Bears' Tarik Cohen makes fantasy owners second-guess themselves

LAKE FOREST, Ill. – Attention fantasy football owners: Chicago Bears rookie Tarik Cohen deserves a spot in your starting lineup.

“The main thing I heard coming into this week was people being like, ‘I had you on my bench. I should’ve started you. I’m a believer now,” Cohen said before Wednesday's practice.

Cohen made a lot of people believers in Week 1 when he totaled 158 all-purpose yards, the most ever by a Bears rookie in his season-debut, and a touchdown in Chicago's 23-17 loss to Atlanta.

“Well, the secret's out,” offensive coordinator Dowell Loggains said. “Everybody knows who Tarik is now. You talk about Tarik, give him a lot of credit. He played quarterback (on a Wildcat play), slot receiver, outside receiver, running back. He's a smart kid. I told you guys the greatest asset the kid has outside the physical skills is he might be our hardest practice player. Works his tail off. Loves football. It's important to him. He's a playmaker. The Bucs have seen the tape and they're obviously going to be aware of where he's at and I'm sure they're going to work really hard to take him away.”

The fourth-round pick out of North Carolina A&T is listed at only 5-foot-6, but that didn’t stop Loggains from sending him over the middle on pass patterns – Cohen was targeted 12 times by quarterback Mike Glennon.

Cohen took a couple of massive hits from Falcons defenders last Sunday, but each time bounced right back up.

“The kid, his heart and his toughness and his passion for football – I don’t think he [worries about taking big hits],” said Loggains, who's also 5-6. “I think he thinks about how he can help the team. He’s fearless. He knows it’s coming. He does a good job of ball security. I’m not worried about that. Obviously, we don’t want him out there taking a ton of hits, and that’s the part we haven’t talked about, what he’s done on special teams as a punt returner. That’s part of it. It’s a violent game. I have a tremendous amount of respect for how he plays the game. Don’t look at him as 5-foot-6, because he doesn’t look at himself that way.”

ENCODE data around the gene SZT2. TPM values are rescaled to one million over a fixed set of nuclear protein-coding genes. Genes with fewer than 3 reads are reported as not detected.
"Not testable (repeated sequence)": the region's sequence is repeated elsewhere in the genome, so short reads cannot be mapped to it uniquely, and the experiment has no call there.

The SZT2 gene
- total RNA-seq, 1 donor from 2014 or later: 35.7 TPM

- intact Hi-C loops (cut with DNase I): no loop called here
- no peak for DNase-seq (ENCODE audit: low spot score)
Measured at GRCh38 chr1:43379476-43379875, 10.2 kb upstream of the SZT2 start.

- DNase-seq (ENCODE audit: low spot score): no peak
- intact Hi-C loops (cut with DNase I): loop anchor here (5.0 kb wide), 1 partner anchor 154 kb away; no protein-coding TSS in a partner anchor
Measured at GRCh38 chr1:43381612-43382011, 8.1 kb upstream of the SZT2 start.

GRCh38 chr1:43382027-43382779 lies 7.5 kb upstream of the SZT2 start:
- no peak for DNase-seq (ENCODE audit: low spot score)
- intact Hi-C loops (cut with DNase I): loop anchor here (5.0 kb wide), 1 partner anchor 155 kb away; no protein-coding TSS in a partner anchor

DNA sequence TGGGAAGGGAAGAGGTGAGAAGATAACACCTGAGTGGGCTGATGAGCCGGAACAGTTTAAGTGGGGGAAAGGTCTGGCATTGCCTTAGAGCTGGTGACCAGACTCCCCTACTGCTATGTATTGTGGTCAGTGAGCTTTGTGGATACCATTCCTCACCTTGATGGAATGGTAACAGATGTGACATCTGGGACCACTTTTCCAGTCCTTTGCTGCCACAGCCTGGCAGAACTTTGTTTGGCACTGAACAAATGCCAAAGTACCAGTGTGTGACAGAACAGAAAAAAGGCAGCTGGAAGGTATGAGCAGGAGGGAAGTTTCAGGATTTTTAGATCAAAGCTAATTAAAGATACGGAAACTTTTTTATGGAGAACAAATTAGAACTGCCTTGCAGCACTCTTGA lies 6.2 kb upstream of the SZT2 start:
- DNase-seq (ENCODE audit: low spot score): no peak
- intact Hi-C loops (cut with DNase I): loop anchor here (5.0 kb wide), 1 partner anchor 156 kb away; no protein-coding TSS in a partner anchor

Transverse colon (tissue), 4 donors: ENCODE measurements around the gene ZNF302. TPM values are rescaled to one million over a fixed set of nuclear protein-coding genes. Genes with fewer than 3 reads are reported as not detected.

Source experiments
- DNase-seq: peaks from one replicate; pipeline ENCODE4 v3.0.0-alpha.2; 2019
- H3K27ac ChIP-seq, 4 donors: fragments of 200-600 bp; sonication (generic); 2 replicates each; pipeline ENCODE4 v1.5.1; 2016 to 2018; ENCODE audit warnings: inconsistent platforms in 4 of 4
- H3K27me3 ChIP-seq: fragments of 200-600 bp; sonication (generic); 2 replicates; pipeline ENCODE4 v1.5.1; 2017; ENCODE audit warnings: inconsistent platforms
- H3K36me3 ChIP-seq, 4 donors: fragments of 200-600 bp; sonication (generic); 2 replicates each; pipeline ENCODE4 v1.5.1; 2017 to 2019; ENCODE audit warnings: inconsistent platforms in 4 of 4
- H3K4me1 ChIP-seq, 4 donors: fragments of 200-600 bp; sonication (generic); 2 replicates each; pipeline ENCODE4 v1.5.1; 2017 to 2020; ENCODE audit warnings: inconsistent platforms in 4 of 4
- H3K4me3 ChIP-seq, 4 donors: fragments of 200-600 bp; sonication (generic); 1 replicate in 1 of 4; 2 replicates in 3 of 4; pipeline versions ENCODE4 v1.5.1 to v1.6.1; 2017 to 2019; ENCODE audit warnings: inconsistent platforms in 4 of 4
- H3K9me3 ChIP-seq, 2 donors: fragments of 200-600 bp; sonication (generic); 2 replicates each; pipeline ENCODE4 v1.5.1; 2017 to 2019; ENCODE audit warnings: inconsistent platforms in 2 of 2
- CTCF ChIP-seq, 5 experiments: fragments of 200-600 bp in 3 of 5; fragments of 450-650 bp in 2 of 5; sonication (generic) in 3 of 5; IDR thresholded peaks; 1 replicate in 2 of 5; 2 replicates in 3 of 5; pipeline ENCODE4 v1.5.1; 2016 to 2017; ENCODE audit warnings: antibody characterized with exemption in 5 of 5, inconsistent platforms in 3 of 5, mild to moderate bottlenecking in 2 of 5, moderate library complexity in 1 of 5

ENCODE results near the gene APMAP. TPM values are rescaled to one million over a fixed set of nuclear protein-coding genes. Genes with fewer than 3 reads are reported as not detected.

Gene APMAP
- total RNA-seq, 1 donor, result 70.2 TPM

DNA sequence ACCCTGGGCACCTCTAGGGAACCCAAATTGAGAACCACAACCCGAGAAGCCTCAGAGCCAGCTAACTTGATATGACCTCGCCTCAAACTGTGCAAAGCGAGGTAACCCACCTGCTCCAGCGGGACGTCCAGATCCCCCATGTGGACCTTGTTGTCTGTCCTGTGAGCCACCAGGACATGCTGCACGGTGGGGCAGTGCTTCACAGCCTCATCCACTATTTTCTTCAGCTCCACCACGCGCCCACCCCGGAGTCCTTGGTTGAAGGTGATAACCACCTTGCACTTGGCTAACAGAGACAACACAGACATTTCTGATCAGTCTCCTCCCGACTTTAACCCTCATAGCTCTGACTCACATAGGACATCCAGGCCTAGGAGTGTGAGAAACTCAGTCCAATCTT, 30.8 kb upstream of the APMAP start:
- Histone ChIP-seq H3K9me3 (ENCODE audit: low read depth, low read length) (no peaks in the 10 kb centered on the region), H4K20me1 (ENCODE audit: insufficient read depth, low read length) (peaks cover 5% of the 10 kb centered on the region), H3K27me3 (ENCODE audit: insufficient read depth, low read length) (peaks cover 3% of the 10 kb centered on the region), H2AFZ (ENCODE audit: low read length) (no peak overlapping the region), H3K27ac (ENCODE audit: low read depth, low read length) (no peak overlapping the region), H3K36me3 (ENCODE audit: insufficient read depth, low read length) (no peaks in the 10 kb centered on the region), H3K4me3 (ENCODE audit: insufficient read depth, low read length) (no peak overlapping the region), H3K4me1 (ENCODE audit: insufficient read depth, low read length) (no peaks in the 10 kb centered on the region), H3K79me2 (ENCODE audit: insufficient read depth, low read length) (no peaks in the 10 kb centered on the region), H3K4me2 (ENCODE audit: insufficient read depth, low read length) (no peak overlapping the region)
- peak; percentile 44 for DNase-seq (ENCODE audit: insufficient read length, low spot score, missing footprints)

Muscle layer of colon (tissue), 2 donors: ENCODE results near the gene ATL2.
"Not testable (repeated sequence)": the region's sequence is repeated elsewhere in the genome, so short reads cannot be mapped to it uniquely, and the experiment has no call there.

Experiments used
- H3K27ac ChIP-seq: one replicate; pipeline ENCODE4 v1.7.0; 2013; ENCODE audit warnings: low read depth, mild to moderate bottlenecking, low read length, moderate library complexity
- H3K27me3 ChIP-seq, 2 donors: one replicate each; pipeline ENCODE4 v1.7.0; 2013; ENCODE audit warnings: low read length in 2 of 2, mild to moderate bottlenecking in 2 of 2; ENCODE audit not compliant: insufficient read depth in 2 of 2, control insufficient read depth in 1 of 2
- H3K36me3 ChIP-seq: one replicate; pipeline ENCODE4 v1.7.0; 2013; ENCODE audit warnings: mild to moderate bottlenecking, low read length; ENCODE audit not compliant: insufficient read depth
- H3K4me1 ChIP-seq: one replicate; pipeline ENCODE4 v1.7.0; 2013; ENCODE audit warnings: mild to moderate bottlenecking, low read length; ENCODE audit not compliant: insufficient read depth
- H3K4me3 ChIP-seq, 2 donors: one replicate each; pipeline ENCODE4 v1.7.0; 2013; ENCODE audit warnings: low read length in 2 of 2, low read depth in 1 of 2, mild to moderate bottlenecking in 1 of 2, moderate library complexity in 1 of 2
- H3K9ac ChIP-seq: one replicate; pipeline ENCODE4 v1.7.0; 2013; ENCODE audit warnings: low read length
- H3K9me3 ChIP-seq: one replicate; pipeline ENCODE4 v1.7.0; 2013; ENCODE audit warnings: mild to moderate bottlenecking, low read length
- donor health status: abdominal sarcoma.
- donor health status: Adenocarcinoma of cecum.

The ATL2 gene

It was almost a perfect debut for Cohen, expect that the Bears took him off the field late in the fourth quarter with the game on the line; a curious decision since the offense – down six points - faced first-and-goal at the 5 with 21 seconds to play.

Loggains explained why the Bears kept Cohen on the bench.

“Because Tarik played quarterback, slot receiver, outside receiver, running back, small-school kid, he has a big portion of the game plan and in certain situations, he's not ready to handle the burden of everything right now,” Loggains said. “So we pick and choose the plays that he can and can't handle - I shouldn't say can't handle, isn't quite ready for it - because it's a fine line for him because he can do so much. He's a true joker running back that can also play receiver and play quarterback and do some of those things and run zone reads. We have to pick and choose and make sure that we don't overload him and allow him to play fast.”

Moving forward, however, Cohen is likely to be on the field in the waning moments of a close game – especially since veteran Benny Cunningham (the team’s best blocker at running back ) is dealing with a high ankle sprain.

To any skeptics who were on the fence about Cohen prior to Week 1, he more than validated his spot in the NFL by his performance versus the Falcons.

“I feel like I just proved that I’m a player, a football player, no matter my size, no matter where I’ve come from as far as my college and that I’m just a football player and I can make plays for this team,” Cohen said.

“I feel bigger than everybody on the field.”